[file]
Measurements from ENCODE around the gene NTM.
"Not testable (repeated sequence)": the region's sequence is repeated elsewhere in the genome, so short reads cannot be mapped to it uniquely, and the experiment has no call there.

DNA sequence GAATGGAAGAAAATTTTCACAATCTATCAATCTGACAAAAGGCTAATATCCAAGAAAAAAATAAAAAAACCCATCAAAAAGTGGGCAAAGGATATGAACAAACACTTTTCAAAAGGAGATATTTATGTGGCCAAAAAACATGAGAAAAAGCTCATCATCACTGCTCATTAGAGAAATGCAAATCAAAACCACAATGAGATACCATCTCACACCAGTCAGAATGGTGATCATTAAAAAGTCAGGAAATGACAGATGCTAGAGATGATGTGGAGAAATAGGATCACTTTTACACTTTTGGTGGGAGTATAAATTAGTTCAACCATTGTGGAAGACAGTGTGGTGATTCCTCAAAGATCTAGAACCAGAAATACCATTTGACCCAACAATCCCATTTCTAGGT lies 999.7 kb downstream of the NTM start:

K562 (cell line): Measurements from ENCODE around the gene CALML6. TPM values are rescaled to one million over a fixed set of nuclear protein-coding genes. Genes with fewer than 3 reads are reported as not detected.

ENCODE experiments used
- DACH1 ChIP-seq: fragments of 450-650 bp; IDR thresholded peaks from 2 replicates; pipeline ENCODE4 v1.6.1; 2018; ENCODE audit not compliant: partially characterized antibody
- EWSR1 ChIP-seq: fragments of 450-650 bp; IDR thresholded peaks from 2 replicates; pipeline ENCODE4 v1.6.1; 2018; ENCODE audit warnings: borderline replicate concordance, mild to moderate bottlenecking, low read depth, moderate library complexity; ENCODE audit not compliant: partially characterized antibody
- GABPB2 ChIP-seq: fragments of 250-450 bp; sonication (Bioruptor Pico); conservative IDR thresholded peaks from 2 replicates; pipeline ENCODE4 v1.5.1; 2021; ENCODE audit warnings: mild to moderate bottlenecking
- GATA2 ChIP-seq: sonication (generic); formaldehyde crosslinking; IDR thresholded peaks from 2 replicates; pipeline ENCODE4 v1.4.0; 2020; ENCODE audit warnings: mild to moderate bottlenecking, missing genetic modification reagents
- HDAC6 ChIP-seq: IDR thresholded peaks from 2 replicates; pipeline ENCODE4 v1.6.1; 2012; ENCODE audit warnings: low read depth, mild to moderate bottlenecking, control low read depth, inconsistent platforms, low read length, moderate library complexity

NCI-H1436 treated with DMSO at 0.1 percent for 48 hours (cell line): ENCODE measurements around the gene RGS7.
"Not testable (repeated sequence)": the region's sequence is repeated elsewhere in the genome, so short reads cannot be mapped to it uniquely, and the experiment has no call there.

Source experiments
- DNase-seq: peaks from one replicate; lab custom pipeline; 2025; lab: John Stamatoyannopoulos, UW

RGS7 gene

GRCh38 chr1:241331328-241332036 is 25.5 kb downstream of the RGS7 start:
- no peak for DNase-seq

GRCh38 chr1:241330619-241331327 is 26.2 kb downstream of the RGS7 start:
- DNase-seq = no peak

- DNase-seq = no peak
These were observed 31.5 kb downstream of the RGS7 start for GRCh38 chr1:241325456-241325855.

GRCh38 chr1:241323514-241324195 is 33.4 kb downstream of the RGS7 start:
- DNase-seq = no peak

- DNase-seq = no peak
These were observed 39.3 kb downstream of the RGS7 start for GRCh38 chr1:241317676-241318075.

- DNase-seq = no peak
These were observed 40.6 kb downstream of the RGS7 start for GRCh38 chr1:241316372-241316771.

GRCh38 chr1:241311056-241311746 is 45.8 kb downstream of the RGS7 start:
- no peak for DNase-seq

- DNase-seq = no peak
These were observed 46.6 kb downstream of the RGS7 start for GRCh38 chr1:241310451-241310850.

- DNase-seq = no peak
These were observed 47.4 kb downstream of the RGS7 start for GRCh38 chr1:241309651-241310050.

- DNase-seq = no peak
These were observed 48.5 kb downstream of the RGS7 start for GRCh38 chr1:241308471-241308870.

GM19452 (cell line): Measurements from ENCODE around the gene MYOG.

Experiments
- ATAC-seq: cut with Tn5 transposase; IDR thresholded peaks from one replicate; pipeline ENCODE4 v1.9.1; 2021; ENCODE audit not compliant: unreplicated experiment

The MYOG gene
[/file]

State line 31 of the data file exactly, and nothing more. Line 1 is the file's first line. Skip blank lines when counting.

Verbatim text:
These were observed 46.6 kb downstream of the RGS7 start for GRCh38 chr1:241310451-241310850.